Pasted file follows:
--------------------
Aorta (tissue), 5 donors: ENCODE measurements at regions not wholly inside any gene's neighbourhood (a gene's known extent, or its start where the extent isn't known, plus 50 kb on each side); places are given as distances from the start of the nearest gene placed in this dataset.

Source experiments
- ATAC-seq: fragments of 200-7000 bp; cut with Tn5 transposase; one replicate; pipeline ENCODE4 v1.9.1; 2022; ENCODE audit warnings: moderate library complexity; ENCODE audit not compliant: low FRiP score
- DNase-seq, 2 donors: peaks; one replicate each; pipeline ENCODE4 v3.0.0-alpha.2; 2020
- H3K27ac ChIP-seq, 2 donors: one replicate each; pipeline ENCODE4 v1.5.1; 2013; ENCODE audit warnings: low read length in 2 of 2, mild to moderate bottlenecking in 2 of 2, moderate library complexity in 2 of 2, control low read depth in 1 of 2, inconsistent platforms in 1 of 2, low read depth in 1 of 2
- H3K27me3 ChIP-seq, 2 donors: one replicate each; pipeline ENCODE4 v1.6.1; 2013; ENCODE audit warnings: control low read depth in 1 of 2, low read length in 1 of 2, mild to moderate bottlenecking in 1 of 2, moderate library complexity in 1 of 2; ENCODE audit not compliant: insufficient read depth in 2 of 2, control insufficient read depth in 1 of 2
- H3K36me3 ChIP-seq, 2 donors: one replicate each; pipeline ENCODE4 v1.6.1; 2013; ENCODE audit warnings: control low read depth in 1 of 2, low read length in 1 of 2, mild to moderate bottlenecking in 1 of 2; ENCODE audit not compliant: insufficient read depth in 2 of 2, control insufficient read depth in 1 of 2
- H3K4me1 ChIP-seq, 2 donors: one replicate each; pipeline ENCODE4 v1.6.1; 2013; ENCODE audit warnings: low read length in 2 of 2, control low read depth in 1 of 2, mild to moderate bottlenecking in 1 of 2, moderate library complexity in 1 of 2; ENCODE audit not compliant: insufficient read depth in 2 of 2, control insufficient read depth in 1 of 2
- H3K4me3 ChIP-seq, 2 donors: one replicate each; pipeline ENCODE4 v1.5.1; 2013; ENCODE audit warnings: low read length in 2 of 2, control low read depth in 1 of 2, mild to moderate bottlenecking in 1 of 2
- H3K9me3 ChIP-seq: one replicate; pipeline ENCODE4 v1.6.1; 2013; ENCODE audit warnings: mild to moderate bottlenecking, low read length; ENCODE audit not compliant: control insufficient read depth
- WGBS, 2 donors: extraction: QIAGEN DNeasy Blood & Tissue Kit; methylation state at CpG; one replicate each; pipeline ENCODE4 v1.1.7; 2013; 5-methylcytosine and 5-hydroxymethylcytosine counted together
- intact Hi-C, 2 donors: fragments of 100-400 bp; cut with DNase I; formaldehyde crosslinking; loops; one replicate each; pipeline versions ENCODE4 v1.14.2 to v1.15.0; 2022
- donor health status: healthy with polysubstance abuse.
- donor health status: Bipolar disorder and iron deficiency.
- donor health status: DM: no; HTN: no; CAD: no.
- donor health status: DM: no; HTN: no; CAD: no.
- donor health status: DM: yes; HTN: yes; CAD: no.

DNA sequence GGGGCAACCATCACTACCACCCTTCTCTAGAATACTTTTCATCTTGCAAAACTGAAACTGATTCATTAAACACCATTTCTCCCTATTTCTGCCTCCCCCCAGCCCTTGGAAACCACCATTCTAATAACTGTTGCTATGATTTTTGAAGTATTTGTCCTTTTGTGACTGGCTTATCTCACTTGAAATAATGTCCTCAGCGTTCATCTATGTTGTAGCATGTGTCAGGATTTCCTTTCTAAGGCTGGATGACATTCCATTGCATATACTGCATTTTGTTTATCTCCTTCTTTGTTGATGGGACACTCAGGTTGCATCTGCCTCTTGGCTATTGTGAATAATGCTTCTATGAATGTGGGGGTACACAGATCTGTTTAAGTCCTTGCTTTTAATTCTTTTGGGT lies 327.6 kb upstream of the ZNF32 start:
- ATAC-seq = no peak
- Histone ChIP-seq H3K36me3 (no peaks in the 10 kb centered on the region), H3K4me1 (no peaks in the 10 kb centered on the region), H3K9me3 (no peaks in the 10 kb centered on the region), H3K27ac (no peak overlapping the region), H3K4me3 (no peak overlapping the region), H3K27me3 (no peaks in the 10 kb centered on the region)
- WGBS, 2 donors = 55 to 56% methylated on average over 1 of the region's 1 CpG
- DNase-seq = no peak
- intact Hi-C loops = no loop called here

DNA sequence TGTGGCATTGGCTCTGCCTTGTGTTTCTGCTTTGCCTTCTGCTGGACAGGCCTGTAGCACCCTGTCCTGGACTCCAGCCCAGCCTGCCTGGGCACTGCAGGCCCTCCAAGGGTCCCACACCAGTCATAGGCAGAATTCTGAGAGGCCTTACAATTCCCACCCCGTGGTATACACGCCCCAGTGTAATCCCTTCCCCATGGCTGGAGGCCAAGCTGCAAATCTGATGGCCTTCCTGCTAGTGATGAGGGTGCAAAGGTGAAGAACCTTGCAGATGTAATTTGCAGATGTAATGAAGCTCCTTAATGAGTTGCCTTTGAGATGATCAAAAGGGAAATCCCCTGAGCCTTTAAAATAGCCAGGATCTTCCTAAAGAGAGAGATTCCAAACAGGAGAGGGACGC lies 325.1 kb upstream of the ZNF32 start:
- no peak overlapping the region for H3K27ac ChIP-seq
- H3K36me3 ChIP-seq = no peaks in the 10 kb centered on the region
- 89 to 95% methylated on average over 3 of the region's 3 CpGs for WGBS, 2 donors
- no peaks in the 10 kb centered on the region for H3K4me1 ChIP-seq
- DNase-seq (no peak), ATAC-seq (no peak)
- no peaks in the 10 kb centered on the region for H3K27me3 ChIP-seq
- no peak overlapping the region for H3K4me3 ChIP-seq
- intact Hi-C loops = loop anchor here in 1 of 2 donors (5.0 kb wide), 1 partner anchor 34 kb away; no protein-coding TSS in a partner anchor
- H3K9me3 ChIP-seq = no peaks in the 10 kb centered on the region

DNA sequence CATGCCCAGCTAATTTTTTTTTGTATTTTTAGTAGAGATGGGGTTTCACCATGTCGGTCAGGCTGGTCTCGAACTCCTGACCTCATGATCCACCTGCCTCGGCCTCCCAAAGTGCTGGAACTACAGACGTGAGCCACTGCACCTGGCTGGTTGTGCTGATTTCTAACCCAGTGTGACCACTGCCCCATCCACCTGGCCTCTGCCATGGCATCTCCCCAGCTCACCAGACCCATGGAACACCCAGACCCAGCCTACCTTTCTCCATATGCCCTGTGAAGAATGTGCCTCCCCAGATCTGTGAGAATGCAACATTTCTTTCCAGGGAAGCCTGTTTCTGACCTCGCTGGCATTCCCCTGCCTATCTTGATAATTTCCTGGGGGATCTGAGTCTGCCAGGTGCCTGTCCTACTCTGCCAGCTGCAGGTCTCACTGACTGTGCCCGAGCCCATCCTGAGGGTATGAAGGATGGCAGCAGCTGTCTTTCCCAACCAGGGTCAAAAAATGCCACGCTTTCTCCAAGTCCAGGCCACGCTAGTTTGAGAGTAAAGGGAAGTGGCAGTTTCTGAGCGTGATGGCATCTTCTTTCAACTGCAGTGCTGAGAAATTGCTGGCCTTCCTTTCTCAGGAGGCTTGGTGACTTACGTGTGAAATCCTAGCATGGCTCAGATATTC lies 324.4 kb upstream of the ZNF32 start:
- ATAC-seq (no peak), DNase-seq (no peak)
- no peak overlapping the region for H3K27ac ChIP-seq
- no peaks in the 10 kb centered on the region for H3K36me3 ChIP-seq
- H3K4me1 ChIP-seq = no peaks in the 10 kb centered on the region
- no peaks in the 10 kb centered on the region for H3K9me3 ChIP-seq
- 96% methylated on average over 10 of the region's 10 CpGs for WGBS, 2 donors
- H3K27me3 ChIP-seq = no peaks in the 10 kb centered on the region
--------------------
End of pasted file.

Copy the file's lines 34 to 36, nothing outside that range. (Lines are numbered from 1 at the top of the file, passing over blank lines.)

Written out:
DNA sequence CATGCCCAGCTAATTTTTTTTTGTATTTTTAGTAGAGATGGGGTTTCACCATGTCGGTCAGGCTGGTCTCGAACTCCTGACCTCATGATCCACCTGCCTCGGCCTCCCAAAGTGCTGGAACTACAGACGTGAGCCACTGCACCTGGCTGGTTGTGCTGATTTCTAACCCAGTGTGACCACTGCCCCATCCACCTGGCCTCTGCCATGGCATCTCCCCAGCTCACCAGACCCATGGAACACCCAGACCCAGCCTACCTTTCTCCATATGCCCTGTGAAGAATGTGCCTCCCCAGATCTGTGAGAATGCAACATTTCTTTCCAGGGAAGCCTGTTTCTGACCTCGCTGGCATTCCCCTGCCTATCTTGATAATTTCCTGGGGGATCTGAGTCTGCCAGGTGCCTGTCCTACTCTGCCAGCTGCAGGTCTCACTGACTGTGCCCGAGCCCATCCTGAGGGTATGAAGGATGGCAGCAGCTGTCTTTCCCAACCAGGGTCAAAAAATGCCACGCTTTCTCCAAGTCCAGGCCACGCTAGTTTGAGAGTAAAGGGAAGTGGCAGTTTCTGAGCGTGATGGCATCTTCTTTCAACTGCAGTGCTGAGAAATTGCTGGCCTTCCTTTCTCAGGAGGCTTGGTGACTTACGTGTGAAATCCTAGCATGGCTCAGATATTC lies 324.4 kb upstream of the ZNF32 start:
- ATAC-seq (no peak), DNase-seq (no peak)
- no peak overlapping the region for H3K27ac ChIP-seq